One of my reading goals for the year was to read a play, which I have now completed, as today I finished reading Henrik Ibsen’s A Doll’s House. I was hoping, however, that the play I read would be one I hadn’t read before, which didn’t turn out to be the case, as I’ve read A Doll’s House multiple times. I read it this time around because I’m teaching it in my Literature and Composition class. Perhaps I’ll still read a new-to-me play this year. We’ll see.
But I do love A Doll’s House. The thing I appreciate about it most, having read it I don’t know how many times, is the way Ibsen doesn’t waste a line. Everything is so tightly structured, so carefully crafted, that every line every character utters furthers the plot or the themes, and it’s a delight to see the way he leads the plot toward the stunning conclusion.
Is there anybody who hasn’t read this play? I read it in High School and have taught it so often that I feel like it’s an educational staple, but I might be wrong. If you’re not familiar with it, it’s about a couple, Nora and Torvald, who act in the first scene as though they have a perfectly happy marriage and family, but right from the start you pick up on some warning signs, and as the play goes on, you learn that Nora has a secret, that she’s desperately scrambling for money, that Torvald has little understanding of and respect for her, and that their family life is about to fall apart.
Here’s where I give away the ending, which is the best part of the play — Nora realizes just how little her husband knows about her, how much he cares about his own reputation even if she has to suffer for it, how poor of an education she has gotten and how little she knows about herself and the world, and she decides to leave Torvald and go live by herself until she has a chance to grow up. She leaves the doll’s house, and she leaves it dramatically; the play closes with these stage directions, “The sound of a door slamming is heard from below,” and the play is over. The play was first performed in 1879, and, as you can probably imagine, audiences found it shocking.
Ibsen doesn’t follow the classical unities of time, action, and place exactly, but he’s very close; the play takes place over the course of a few days around Christmas time, it’s all set in Nora and Torvald’s apartment, and it tells one unified story, that of the dissolution of the marriage. There are three other characters beside Nora and Torvald, two of whom, Mrs. Linde and Krogstad, operate as foils to the main couple; they have lived difficult lives, lost reputations and family members, and suffered in ways Nora and Torvald can’t really understand. But by the end of the play, they have found happiness, while Nora and Torvald have found their lives ripped apart; as the fortunes of one couple fall those of the other rise.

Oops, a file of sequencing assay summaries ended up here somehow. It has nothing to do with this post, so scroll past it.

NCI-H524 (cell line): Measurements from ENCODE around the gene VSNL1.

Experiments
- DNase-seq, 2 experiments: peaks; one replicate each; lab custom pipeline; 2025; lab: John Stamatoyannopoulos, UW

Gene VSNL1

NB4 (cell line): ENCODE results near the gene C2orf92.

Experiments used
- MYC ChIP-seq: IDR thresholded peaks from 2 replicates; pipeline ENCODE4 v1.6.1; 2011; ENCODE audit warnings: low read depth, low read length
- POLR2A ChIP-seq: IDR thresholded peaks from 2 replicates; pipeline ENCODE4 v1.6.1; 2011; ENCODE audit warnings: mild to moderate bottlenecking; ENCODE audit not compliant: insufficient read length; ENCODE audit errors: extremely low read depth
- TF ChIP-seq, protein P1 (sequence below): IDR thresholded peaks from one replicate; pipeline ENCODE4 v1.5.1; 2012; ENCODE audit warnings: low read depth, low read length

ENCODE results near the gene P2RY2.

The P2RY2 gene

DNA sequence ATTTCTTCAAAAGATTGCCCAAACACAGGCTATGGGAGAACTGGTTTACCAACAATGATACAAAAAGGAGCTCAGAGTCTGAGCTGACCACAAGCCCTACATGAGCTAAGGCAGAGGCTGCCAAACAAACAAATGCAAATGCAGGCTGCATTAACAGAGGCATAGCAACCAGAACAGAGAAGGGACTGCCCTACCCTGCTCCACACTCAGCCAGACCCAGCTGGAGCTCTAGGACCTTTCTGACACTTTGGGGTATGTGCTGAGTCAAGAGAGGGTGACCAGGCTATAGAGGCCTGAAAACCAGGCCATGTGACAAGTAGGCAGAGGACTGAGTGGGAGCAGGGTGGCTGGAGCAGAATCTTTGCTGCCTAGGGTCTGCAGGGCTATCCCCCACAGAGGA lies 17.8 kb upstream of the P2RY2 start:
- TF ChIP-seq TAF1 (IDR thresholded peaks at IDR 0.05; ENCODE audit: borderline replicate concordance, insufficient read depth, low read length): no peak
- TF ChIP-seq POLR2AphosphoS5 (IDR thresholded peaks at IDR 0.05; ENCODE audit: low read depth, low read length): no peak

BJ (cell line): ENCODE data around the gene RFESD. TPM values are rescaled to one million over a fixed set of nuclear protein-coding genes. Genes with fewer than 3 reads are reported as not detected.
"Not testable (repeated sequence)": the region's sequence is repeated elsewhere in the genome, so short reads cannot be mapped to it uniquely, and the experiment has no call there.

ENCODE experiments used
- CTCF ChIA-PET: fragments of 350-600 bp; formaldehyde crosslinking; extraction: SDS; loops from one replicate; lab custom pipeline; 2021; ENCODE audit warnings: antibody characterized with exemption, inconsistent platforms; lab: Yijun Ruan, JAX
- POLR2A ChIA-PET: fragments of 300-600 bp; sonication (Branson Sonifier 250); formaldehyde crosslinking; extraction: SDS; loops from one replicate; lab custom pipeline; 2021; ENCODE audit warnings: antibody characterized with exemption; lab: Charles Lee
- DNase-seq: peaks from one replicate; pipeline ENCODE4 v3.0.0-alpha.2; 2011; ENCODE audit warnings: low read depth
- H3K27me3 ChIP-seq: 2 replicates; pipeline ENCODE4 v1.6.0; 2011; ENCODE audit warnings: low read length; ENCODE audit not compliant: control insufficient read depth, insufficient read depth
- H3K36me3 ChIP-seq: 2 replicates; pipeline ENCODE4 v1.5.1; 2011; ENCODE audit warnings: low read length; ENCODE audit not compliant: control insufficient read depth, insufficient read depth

The other character is Dr. Rank who appears to have little to do with the plot; he’s the one character who is possibly expendable, if one is concerned about keeping the action unified. But Dr. Rank brings together many of the play’s themes. He’s suffering because of his father’s excesses — his father contracted a venereal disease which he then passed on to his son — and so introduces the idea of inheritance and the legacies, both good and bad, that parents leave for children. We learn that Nora’s father supposedly passed on his spendthrift ways and dubious moral character to her, and now Nora is deathly afraid of passing along her own errors to her children. As Dr. Rank says,
“To have to pay this penalty for another man’s sin! Is there any justice in that? And in every single family, in one way or another, some such inexorable retribution is being exacted.”
Nora’s decision to leave at the play’s end is partly an attempt to break this chain of heredity; she wants to live on her own until she has figured out what she believes and how she will live, and only then will she consider living with a family again.
But, of course, her leaving is also about her refusal to live with a man who won’t recognize her as a human being and who treats her as a child instead. Although Ibsen backed away from the claim that this is a feminist play, it’s very hard to read it otherwise; what Nora walks away from is a very narrowly defined role of wife and mother — she walks away from the husband who, when Nora talks about the sacred duty she has to herself, can say, “Before all else, you are a wife and a mother.” I noticed this time through that Mrs. Linde talks eloquently about the value of work, and Nora herself speaks of enjoying the little work she has been able to do, sewing to earn a little extra money. She’s longing for a taste of independence, for a challenge, for something to push her so that she can discover who she is.
So, yes, I enjoyed this play, and I think my students are enjoying it too. We’re discussing the conclusion to the play this week; we’ll see what they make of Nora’s dramatic exit.